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Baader ASSF 100 AstroSolar Spotter Solar Filter - 100 mm - ASSF-100

SKU: BAD-ASSF-100
To ensure that the solar filter you buy will fit properly, please take a few moments and measure the outside diameter of your telescope, spotting scope or binoculars before you order. Remember, the solar filter needs to fit snugly around the front of the tube assembly that holds the optics. If the filter is slightly larger than its diameter, the filter can be made to fit by the addition of self-stick felt spacers to the inside of the cell. However, if the filter is too small it will not fit, and that would be a shame. So please, measure before you order. Thanks.

Baader AstroSolar White Light Solar Filters

The world's finest solar filter material, Baader AstroSolar Safety Film, is now available in a complete range of high-quality mounted Baader Solar Filters. Their innovative design and construction enables each filter to fit a wide range of instruments…from telescopes, to spotting scopes and camera Lenses, to binoculars. Each filter is precisely mounted at the factory onto special cells, guaranteeing a stress-free mounting that, unlike other mounted solar film filters, preserves the full optical quality of the Baader AstroSolar film.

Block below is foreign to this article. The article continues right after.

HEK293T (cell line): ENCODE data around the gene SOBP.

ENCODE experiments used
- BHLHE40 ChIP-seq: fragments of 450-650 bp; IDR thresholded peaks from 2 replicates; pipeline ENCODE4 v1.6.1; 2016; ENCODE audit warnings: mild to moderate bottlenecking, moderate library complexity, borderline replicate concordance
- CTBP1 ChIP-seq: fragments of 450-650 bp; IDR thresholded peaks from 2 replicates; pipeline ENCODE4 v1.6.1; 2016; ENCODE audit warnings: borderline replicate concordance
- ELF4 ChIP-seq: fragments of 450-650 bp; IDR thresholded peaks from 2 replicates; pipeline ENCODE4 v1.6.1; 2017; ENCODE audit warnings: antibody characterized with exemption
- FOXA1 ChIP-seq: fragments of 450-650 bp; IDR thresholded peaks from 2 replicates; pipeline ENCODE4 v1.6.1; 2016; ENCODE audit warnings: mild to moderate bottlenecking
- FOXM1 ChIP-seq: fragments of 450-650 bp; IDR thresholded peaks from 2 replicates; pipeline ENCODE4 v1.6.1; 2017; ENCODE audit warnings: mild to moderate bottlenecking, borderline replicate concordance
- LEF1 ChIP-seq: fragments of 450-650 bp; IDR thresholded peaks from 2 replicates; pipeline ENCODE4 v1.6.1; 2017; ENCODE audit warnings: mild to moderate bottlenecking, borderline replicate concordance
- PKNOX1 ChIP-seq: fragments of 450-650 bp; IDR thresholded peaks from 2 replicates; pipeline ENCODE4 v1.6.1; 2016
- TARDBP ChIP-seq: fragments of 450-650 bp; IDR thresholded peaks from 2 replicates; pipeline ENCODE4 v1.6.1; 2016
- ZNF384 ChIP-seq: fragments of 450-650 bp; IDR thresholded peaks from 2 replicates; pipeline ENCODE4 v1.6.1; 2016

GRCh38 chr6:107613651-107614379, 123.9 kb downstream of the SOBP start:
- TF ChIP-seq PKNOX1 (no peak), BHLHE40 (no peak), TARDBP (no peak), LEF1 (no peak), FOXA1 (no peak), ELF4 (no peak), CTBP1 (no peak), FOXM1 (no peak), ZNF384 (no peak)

Many ready-made filters stretch the filter material like a drumhead in order to make it look like a piece of glass. While it might look more pleasing to the untrained eye, the stretching process absolutely destroys the image quality, rendering the film useless for high magnification work. Baader AstroSolar is mounted entirely stress free in order to perform like a high precision plane-optical window; in other words, AstroSolar film must show slight ripples! When the film is put under stress by an improper cell mount its optical quality is degraded and it then performs just like a common glass filter made of untreated float glass.

With Baader Planetarium AstroSolar™, the color of the Sun is displayed as neutral white, which is its true color. Other films and most glass filters produce a blurry bluish, yellow-orange, or reddish Solar image, thereby cutting part of the spectrum. Especially with an orange sun, it is very hard to see faculae regions which are visible predominantly in the blue part of the spectrum.

Baader ASSF 100 mm Spotter AstroSolar Filter